Stop. Rewind. That’s dangerously past two minutes.

In theory, we should be interested in the plot and the rules. Cris can see two minutes into only his own future, except for a particular vision about Liz. He shows up every day at a café hoping to run into this love of his life (who, of course, has no idea who he really is; such is the fate of many Hollywood leading ladies and Cage’s wives). When Cris finally runs into her and conveniently latches himself onto her life, it’s of course already too late: the government wants Cris, the terrorists want Cris, and Liz, on the run with professional magician who “tells the future,” inexplicably wants Cris, too. After a romantic interlude between Cris and Liz at an Arizona hotel, the government agents swoop in, and Liz is kidnapped by the terrorists. Cris reluctantly helps the government. The whole caravan moves west to Los Angeles, where Cris uses his his powers in heretofore unseen ways—he can see farther into the future, he can pick up information from news reports, he can even dodge bullets. The day is soon saved, the terrorists killed, and all is well…UNTIL WE REALIZE CRIS HAS BEEN WRONG AND THAT THE BOMB IS JUST OFFSHORE AND EVERYONE DIES IN A NUCLEAR FIRE.  There are still a few minutes left in this meager running time, so the fact that we flash back to the Arizona hotel, a full 50 minutes back in the movie, is neither inventive nor disheartening. If you’ve been paying attention to this plot, you’re a lot more than two, or 50, minutes behind.

Stop. Rewind.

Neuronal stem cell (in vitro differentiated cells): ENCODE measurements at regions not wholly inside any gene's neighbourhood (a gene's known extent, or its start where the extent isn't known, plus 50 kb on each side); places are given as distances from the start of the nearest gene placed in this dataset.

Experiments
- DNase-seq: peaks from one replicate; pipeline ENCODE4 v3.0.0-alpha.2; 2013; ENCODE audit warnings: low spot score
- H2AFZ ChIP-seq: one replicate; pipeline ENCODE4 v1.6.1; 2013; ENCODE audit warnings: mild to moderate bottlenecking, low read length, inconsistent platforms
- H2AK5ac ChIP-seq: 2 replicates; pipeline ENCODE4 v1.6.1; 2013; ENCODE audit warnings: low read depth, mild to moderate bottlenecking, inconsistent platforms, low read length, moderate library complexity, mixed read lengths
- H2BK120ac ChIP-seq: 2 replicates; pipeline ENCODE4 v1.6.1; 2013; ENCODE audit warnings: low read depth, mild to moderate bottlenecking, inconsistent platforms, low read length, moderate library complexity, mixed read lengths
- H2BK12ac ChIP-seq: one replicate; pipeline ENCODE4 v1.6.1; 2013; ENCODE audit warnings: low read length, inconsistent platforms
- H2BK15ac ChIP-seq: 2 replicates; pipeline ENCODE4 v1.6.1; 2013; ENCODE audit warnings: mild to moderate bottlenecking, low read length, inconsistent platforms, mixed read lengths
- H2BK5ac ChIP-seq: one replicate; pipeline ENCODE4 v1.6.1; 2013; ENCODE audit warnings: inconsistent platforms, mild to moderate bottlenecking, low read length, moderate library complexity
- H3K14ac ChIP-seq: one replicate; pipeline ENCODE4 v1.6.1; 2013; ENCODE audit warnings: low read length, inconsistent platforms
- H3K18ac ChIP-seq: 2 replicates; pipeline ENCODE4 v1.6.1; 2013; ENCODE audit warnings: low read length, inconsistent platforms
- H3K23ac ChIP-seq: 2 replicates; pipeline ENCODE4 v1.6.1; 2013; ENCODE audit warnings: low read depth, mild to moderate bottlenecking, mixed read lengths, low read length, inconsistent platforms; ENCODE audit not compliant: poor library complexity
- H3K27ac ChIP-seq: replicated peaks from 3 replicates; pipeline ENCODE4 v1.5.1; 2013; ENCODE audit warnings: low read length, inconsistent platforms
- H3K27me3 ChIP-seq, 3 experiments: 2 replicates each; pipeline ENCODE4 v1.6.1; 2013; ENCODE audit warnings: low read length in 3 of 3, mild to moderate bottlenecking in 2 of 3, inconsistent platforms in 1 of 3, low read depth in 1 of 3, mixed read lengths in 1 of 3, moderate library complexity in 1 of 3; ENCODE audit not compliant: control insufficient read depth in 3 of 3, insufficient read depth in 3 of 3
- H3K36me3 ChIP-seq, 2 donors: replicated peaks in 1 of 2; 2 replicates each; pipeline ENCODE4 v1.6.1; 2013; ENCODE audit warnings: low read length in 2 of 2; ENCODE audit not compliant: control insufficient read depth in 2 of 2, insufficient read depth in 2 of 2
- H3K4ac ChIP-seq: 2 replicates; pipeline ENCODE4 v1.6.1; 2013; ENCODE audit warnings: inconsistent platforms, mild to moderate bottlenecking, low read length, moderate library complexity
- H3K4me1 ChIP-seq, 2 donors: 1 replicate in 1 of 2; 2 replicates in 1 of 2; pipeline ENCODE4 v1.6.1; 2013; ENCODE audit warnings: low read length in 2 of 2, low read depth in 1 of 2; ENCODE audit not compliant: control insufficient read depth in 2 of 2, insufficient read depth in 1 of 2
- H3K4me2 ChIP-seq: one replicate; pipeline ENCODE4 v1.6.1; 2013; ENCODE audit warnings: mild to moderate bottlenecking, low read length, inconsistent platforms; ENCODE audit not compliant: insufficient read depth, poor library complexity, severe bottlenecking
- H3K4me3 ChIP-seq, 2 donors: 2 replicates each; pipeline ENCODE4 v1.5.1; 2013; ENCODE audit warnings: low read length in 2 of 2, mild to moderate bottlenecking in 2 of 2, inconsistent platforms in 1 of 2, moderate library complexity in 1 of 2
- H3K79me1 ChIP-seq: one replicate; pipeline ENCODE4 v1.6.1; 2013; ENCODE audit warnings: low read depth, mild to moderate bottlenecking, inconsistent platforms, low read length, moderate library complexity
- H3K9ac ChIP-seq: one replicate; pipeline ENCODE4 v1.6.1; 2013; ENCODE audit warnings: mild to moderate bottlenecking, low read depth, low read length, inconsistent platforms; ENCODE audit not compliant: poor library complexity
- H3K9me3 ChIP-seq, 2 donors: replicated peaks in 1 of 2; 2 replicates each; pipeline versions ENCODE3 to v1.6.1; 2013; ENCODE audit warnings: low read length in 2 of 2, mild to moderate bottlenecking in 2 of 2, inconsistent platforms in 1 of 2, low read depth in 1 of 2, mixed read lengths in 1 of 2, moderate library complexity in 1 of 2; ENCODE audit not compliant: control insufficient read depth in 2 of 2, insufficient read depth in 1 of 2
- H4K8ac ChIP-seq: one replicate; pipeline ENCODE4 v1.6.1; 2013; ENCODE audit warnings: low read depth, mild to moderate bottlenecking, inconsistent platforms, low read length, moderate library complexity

Think of ten years ago. Still the Bush years. Next released in April 2007. Obama a senator, just starting his meteoric rise. Forget two minutes into the future for a second. Think of our future, period. Would we ever have imagined Obama as president, or Trump? If this movie teaches us anything, it’s that the future is a fucked up tangle of improbable fantasy and recycled junk.  I’d actually feel better with a Russian nuke running around our country, since the Russians are a) somehow less nuts about nukes than Trump, b) Trump works for them anyway, and c) North Korea has nukes but doesn’t have Nic Cage, despite the movie’s odd reference to Korean tourists in the opening scenes (“How many people are here from the Orient?” Cris, a.k.a. Frank Cadillac, asks the crowd. “I’m sensing you must have Seoul…You’re a Seoul man! And may I assume this charming young lady is your daughter? [She’s my wife!] Well of course she is. And what happens in Vegas stays in Vegas!”). I think of some of my favorite action movies of the ’90s (with prime Cage aplenty: The Rock, Con-Air, Face/Off) and the not-uncommon narrative that in the booming, “safe” ’90s, the movies had an easy, fantastical go of it: military terrorists on Alcatraz? Sure. Prison plane crashing into the Vegas strip? Sure. Good guy and bad guy switch faces? We’re listening. The narrative then says that the post-9/11 2000s were full of the actual worries—terrorism, a ruthless government, the trifecta of Iraq and Afghanistan and oil. How odd, now, that the lunacy of Next seems not only possible, but almost preferable? If I thought anyone in our White House could see, or cared about, even a second into the future…